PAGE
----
A challenging aspect of this transformation is the fact that translations and rotations do not form a vector space and cannot be managed as linear independent parameters. Typical optimizers make the loose assumption that parameters exist in a vector space and rely on the step length to be small enough for this assumption to hold approximately.
In addition to the nonlinearity of the parameter space, the most common difficulty found when using this transform is the difference in units used for rotations and translations. Rotations are measured in radians; hence, their values are in the range [π,π]. Translations are measured in millimeters and their actual values vary depending on the image modality being considered. In practice, translations have values on the order of 10 to 100. This scale difference between the rotation and translation parameters is undesirable for gradient descent optimizers because they deviate from the trajectories of descent and make optimization slower and more unstable. In order to compensate for these differences, ITK optimizers accept an array of scale values that are used to normalize the parameter space.
Registrations involving angles and translations should take advantage of the scale normalization functionality in order to obtain the best performance out of the optimizers. The main characteristics of the Euler2DTransform class are presented in Table 9.6.
Behavior  Number of Parameters  Parameter Ordering  Restrictions 
Represents a 2D rotation around a userprovided center followed by a 2D translation.  5  The first parameter is the angle in radians. Second and third are the center of rotation coordinates and the last two parameters are the translation in each dimension.  Only defined for twodimensional input and output spaces. 
itk::CenteredRigid2DTransform implements a rigid transformation in 2D. The main difference between this transform and the itk::Euler2DTransform is that here we can specify an arbitrary center of rotation, while the Euler2DTransform always uses the origin of the coordinate system as the center of rotation. This distinction is quite important in image registration since ITK images usually have their origin in the corner of the image rather than the middle. Rotational misregistrations usually exist, however, as rotations around the center of the image, or at least as rotations around a point in the middle of the anatomical structure captured by the image. Using gradient descent optimizers, it is almost impossible to solve nonorigin rotations using a transform with origin rotations since the deep basin of the real solution is usually located across a high ridge in the topography of the cost function.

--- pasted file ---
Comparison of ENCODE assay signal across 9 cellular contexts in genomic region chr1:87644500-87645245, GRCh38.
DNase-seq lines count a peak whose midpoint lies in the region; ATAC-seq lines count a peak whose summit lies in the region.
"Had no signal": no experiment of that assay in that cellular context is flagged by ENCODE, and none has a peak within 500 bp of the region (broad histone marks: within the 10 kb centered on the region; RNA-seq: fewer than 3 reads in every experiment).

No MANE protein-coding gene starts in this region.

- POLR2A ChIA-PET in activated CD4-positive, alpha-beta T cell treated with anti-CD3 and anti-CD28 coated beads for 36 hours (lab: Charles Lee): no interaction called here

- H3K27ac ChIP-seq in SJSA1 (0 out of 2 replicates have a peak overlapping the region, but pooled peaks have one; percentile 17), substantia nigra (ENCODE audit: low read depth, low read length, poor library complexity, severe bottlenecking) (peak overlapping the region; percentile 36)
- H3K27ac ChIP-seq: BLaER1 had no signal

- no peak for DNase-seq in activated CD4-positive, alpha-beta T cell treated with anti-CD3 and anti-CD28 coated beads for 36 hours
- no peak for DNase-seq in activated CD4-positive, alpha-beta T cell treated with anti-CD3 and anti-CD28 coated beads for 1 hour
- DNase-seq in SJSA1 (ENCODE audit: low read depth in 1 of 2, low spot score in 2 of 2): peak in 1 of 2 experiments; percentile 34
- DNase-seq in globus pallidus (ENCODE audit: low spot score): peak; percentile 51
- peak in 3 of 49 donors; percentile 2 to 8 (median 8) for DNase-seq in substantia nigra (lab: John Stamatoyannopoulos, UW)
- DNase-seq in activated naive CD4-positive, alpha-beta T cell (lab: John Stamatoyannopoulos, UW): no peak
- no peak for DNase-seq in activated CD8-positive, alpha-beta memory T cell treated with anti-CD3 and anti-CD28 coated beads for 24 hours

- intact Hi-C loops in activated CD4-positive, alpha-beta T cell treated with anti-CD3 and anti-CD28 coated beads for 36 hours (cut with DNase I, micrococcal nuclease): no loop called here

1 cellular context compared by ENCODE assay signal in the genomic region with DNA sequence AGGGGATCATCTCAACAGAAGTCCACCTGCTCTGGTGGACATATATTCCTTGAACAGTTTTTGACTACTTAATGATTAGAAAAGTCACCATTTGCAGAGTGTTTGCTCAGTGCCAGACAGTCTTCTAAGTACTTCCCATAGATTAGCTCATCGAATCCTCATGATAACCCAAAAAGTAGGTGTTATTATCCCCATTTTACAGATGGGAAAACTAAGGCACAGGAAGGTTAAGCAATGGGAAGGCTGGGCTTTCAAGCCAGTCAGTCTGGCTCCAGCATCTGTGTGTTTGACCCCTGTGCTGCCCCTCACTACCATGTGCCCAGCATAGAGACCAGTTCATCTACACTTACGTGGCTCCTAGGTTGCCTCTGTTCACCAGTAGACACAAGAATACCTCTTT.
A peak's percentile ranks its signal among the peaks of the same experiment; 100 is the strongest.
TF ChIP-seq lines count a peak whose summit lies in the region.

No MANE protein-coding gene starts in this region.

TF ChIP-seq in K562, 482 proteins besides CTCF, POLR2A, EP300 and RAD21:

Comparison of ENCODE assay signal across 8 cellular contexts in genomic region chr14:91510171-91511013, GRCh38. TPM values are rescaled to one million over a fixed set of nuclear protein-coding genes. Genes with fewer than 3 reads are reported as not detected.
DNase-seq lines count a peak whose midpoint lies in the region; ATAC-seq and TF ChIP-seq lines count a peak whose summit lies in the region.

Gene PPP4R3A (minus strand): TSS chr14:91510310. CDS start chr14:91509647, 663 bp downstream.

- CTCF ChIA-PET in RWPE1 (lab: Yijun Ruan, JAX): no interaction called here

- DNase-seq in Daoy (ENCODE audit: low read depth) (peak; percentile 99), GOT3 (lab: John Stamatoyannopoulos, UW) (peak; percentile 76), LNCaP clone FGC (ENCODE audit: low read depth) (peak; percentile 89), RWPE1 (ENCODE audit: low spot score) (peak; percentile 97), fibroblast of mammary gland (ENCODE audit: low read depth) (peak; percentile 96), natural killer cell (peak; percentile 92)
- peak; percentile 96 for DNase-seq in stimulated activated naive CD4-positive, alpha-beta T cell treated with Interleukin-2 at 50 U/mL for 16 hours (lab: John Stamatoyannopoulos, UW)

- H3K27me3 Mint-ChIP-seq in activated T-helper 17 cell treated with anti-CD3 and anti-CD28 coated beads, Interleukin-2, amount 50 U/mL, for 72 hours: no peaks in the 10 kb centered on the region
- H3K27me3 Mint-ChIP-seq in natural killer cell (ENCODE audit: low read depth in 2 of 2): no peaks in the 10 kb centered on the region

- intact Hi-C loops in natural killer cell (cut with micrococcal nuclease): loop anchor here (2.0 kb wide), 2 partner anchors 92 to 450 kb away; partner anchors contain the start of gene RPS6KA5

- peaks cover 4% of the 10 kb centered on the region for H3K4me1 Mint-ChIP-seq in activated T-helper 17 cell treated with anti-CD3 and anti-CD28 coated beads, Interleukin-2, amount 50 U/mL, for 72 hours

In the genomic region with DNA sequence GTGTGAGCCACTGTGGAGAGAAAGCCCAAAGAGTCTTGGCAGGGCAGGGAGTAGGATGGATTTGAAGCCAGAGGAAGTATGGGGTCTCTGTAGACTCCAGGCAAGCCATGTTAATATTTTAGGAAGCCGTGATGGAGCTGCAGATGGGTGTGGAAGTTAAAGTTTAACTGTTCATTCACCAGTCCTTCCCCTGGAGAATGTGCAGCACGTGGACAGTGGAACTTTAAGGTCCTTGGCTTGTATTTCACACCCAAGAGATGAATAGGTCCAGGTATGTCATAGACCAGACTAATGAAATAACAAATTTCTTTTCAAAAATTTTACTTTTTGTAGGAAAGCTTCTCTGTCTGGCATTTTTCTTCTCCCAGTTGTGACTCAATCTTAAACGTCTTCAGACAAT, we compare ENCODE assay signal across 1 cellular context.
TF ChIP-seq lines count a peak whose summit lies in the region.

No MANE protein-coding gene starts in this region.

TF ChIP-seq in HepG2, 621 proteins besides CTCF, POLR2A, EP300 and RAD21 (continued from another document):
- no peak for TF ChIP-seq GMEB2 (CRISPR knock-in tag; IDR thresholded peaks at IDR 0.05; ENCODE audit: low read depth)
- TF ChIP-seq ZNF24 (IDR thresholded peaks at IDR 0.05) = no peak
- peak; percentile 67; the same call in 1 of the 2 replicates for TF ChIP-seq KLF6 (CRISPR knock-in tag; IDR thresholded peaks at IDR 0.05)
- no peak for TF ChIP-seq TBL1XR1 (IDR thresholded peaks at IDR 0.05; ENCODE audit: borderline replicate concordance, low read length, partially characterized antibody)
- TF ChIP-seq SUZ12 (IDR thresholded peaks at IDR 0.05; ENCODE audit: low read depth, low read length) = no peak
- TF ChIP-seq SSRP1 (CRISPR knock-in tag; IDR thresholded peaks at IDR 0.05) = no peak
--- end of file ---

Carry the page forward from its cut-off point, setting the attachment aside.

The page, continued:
In practice, the user must supply the center of rotation in the input space, the angle of rotation and a translation to be applied after the rotation. With these parameters, the transform initializes a rotation matrix and a translation vector that together perform the equivalent of translating the center of rotation to the origin of coordinates, rotating by the specified angle, translating back to the center of rotation and finally translating by the userspecified vector.
As with the Euler2DTransform, this transform suffers from the difference in units used for rotations and translations. Rotations are measured in radians; hence, their values are in the range [π,π]. The center of rotation and the translations are measured in millimeters, and their actual values vary depending on the image modality being considered. Registrations involving angles and translations should take advantage of the scale normalization functionality of the optimizers in order to get the best performance out of them.
The following equation illustrates the effect of the transform on an input point (x,y) that maps to the output point (x′,y′),
 (9.5) 
where θ is the rotation angle, (C_{x},C_{y}) are the coordinates of the rotation center and (T _{x},T _{y}) are the components of the translation. Note that the center coordinates are subtracted before the rotation and added back after the rotation. The main features of the CenteredRigid2DTransform are presented in Table 9.7.
Behavior  Number of Parameters  Parameter Ordering  Restrictions 
Represents a 2D rotation, homogeneous scaling and a 2D translation. Note that the translation component has no effect on the transformation of vectors and covariant vectors.  4  The first parameter is the scaling factor for all dimensions, the second is the angle in radians, and the last two parameters are the translations in (x,y) respectively.  Only defined for twodimensional input and output spaces. 
The itk::Similarity2DTransform can be seen as a rigid transform combined with an isotropic scaling factor. This transform preserves angles between lines. In its 2D implementation, the four parameters of this transformation combine the characteristics of the itk::ScaleTransform and itk::Euler2DTransform . In particular, those relating to the nonlinearity of the parameter space and the nonuniformity of the measurement units. Gradient descent optimizers should be used with caution on such parameter spaces since the notions of gradient direction and step length are illdefined.
The following equation illustrates the effect of the transform on an input point (x,y) that maps to the output point (x′,y′),
 (9.6) 
where λ is the scale factor, θ is the rotation angle, (C_{x},C_{y}) are the coordinates of the rotation center and (T _{x},T _{y}) are the components of the translation. Note that the center coordinates are subtracted before the rotation and scaling, and they are added back afterwards. The main features of the Similarity2DTransform are presented in Table 9.8.